Wednesday, January 07, 2009

Another night at the ER

Maybe the psych ER should just reserve two chairs for Galen and Gabriel in the waiting room. Monday night we spent yet another night there. Gabriel came to my room about 11 PM and said he needed to go back to the ER because the voices were really bad. By this point, I have become the devil's advocate when it comes to seeking "help" there. Once again I reminded him that when he's gone there before, with exactly the same complaint, they haven't done anything. I suggested that he put on his headphones and listen to the radio to drown out the voices, as he usually does. He said he'd try. A few minutes later, he was back, again complaining that the voices were really bad. As I had heard the doctors ask so many times, I asked him what the voices were saying. "They say they're going to kill me...or that I should kill myself." OK, I knew we had to go.

At the ER, the waiting room was full of folks with very tired faces. Listening to the general conversation, I learned that some of these people had been waiting since 2:00 that afternoon. Sigh...I knew it was going to be a very long night. It was a pretty typical crowd. There were a couple of middle aged ladies with teary eyes, a young woman with her boyfriend, a teenaged boy with his mother who compared experiences in prison with another ex-con in the next seat, an intense young man, a homeless man who apparently had just come to get out of the cold rainy weather to sleep someplace warm. For a while we had to deal with an obnoxious woman who had come with her sister and somewhat elderly father, announcing with dramatic flourish that she had come to commit herself. When she wasn't granted immediate entrance to the exam area and was told to fill out the required registration forms, she started complaining loudly in a string of obscenities. "F-ing fill out f-ing forms? No wonder people f-ing jump off f-ing bridges!!" A staff person at the window told her that they'd get to her in a few minutes. So she went downstairs to smoke a cigarette and, when she returned, she was outraged that they didn't take her right back to the exam area, and her ranting escalated, with her family members hovering around her, trying to calm her down. Far from being sympathetic, I was getting more and more irritated. I'm not a psychitrist, but after all these years of living with my kids and dealing with lots of psychiatric disorders, she struck me not as someone who was suicidal, but as someone who had borderline personality disorder, who was there for one simple reason: the drama. She wanted to stir up her family and she wanted the attention. Sitting there, knowing the severity of Gabriel's problems, I was further irritated that she was demanding to be seen ahead of him and all these other folks who had been waiting up to 10 hours. I finally couldn't stand it any longer and spoke up: "You know, other people have problems, too, and some of these people have been waiting since 2:00." Oops. All eyes were riveted on me, and the woman instantly turned her wrath and her obscenities on a new target. I thought she might come barrelling across the room for me. After several minutes of verbal assault, she left with dramatic flourish, shortly before two security officers showed up.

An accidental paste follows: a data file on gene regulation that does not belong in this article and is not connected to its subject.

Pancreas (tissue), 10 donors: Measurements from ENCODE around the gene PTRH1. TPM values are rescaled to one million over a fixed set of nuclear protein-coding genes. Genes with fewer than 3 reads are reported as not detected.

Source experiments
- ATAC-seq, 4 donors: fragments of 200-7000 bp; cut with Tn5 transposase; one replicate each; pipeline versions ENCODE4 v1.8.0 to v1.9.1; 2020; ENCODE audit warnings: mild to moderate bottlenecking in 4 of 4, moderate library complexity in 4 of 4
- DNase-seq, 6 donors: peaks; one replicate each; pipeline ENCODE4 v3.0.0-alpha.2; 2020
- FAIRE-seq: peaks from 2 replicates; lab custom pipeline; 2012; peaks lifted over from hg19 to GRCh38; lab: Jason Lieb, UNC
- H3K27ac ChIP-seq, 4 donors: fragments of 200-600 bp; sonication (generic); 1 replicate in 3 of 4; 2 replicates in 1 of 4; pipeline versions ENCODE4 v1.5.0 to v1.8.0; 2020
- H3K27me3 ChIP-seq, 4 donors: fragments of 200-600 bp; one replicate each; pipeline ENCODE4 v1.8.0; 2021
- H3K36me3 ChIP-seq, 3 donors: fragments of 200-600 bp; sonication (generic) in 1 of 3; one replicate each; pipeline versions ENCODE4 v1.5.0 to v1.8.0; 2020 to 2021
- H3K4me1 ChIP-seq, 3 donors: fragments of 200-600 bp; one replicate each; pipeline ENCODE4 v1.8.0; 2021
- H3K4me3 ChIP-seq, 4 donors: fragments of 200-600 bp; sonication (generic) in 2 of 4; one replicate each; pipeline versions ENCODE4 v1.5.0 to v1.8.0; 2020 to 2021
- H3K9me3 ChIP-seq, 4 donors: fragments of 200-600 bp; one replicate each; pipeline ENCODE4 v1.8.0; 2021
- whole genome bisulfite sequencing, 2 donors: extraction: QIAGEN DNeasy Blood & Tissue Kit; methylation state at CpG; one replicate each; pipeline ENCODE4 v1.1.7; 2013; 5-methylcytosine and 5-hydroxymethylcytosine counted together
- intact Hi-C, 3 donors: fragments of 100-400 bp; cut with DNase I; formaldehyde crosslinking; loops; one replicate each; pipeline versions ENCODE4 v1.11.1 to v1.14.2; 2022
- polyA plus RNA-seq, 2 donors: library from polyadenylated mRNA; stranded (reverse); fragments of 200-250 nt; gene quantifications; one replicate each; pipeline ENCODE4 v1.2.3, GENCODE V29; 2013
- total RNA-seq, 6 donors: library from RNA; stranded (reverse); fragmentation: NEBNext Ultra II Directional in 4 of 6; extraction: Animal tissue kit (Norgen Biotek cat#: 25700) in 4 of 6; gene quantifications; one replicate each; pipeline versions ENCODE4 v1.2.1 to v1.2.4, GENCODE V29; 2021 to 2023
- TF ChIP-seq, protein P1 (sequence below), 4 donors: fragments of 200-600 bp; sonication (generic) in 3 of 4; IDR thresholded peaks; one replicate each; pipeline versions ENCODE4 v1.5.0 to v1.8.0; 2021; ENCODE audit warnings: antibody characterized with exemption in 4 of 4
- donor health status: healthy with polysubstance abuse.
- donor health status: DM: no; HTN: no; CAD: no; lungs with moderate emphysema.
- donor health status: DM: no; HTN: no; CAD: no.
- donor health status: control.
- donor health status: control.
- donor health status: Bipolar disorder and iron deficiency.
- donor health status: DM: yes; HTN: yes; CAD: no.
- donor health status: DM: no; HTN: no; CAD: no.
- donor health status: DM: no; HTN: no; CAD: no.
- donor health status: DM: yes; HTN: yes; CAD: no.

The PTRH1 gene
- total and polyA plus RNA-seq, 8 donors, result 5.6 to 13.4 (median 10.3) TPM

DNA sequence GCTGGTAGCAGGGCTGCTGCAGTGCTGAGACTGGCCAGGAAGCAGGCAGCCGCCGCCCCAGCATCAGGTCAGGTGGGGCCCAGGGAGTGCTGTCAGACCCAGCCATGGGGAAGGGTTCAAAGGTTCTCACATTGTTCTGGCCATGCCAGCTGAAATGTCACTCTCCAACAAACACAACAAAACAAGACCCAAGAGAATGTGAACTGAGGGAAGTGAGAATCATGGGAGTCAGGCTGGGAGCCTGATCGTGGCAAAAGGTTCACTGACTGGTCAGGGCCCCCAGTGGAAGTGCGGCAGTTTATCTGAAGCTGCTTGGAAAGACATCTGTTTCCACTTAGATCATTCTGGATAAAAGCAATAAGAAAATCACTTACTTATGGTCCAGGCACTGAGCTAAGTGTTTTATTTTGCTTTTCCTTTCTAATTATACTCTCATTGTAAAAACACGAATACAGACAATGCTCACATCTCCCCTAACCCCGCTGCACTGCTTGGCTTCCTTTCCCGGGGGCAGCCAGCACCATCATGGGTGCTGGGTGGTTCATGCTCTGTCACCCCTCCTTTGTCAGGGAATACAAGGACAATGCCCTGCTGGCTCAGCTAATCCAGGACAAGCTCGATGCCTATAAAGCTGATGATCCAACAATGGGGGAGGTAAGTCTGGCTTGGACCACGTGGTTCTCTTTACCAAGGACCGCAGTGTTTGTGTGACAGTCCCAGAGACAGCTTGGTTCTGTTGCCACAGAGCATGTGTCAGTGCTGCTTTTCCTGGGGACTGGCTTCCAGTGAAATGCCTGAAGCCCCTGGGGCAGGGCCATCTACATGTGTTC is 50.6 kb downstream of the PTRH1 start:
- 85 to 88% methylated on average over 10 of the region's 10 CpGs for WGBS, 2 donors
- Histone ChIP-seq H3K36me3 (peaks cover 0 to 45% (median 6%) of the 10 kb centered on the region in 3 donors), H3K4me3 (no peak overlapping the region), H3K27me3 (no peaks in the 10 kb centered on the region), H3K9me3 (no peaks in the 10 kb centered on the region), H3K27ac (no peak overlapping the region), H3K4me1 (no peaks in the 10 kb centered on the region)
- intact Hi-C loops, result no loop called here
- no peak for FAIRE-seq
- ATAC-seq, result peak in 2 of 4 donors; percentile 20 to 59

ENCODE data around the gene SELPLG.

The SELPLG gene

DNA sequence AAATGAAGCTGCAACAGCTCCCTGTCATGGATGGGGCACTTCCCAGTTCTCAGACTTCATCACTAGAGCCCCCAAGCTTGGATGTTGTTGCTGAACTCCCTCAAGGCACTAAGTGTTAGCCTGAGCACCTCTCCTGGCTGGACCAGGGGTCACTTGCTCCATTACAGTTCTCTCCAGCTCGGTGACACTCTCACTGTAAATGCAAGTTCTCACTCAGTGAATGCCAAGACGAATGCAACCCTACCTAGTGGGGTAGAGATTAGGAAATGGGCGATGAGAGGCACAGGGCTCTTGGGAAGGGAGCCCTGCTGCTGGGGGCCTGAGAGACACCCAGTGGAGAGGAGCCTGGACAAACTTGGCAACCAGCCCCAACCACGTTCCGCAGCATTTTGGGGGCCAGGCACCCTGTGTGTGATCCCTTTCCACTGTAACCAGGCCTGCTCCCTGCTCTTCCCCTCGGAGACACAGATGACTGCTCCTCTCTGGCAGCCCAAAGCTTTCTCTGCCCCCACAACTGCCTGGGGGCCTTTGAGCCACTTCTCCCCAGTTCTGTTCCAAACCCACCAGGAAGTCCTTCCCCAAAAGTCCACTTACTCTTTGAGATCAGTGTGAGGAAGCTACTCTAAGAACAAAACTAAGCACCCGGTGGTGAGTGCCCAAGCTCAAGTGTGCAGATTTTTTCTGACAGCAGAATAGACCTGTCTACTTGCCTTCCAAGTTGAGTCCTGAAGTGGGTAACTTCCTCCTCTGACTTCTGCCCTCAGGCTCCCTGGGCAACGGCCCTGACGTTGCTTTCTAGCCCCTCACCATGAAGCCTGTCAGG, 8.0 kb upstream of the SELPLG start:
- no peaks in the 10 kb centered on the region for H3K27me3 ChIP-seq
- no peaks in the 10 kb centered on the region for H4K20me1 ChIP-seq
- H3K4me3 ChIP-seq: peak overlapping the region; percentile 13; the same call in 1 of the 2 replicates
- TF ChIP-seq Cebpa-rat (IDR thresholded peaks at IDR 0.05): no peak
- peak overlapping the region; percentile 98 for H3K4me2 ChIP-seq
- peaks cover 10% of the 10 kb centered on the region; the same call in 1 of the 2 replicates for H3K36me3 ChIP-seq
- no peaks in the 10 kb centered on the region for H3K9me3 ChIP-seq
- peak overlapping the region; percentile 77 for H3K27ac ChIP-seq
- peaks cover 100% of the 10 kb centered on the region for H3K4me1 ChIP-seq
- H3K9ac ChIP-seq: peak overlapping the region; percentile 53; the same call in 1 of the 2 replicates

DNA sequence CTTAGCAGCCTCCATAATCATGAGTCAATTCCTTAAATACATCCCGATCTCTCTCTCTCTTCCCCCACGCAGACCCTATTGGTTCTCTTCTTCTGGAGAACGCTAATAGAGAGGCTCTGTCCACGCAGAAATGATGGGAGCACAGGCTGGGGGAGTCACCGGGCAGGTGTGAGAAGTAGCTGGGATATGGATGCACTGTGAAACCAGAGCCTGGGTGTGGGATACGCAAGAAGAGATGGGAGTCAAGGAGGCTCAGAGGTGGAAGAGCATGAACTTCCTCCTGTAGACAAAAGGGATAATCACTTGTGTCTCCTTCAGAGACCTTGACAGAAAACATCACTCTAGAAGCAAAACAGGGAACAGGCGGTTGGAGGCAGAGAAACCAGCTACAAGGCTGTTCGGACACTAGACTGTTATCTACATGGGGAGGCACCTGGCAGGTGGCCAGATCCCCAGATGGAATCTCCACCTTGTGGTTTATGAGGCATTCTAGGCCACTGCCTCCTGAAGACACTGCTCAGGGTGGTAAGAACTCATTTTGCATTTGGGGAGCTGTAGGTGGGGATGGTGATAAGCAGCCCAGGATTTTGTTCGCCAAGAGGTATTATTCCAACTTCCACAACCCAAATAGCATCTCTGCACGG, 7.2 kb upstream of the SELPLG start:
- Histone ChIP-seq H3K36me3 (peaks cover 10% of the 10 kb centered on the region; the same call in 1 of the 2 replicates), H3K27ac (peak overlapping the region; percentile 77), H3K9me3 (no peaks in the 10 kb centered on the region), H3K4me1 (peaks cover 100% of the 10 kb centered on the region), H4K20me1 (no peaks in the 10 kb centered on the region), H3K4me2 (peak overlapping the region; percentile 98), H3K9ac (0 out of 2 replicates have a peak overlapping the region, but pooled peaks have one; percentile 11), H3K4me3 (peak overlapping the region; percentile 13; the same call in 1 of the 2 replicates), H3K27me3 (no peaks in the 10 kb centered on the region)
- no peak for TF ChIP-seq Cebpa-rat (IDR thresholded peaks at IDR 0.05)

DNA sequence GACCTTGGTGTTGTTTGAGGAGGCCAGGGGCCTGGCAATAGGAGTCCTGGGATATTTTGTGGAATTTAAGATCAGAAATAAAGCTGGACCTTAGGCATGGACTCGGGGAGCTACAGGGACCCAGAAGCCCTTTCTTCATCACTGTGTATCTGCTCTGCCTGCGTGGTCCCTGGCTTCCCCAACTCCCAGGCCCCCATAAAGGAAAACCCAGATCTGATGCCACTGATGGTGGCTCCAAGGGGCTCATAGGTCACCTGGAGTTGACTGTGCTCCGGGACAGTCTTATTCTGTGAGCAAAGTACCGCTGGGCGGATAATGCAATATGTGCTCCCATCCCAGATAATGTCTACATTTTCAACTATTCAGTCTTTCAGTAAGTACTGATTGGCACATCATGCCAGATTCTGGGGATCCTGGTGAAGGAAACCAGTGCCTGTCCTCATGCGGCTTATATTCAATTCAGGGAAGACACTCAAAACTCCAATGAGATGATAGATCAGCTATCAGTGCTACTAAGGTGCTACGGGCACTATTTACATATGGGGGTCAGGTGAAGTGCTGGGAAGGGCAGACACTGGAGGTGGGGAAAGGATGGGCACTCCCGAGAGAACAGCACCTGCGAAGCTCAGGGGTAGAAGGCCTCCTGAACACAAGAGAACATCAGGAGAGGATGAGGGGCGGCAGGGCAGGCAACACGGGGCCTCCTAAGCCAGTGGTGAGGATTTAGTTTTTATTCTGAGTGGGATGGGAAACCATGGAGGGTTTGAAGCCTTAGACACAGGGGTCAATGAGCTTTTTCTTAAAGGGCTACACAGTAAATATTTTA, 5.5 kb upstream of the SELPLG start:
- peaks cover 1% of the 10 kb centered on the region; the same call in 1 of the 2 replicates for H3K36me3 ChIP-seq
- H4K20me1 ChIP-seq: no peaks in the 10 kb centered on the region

The rest of the night was uneventful. Several folks finally stretched out on the floor to sleep while they waited for their name to be called. By the time they called Gabriel back to see the doc, it was 6:30 AM and we were the only ones left in the waiting room. The effete resident doctor sat aloofly at his desk, reading through the notes from Gabriel's hospitalization last week. He asked Gabriel about the voices. He asked Gabriel if he felt like hurting anyone else: no. He asked him if he felt like hurting himself. I was stunned and frightened by his answer: "Yes, sometimes I think about stabbing myself in the head with a knife to make the voices stop." Now, a couple of weeks ago, I would have been outraged that they didn't think Gabriel should be hospitalized as a danger to himself or others, but, knowing how worthless the latest hospital stay had been, even in terms of observing his behavior and mental state, not to mention adjusting his medication, I accepted the decision to send him home. I did convince the doctor to try Gabriel on a first generation antipsychotic medication, and, with prescription in hand, we left.

Fortunately, as of Monday, I'm off work on short term disability due to my back problems, so I can observe Gabriel on the new medication. As I write this, he's had 2 doses of this med that he is to take 3 times/day, and he was actually talking with me a bit last night. So there is a glimmer of hope...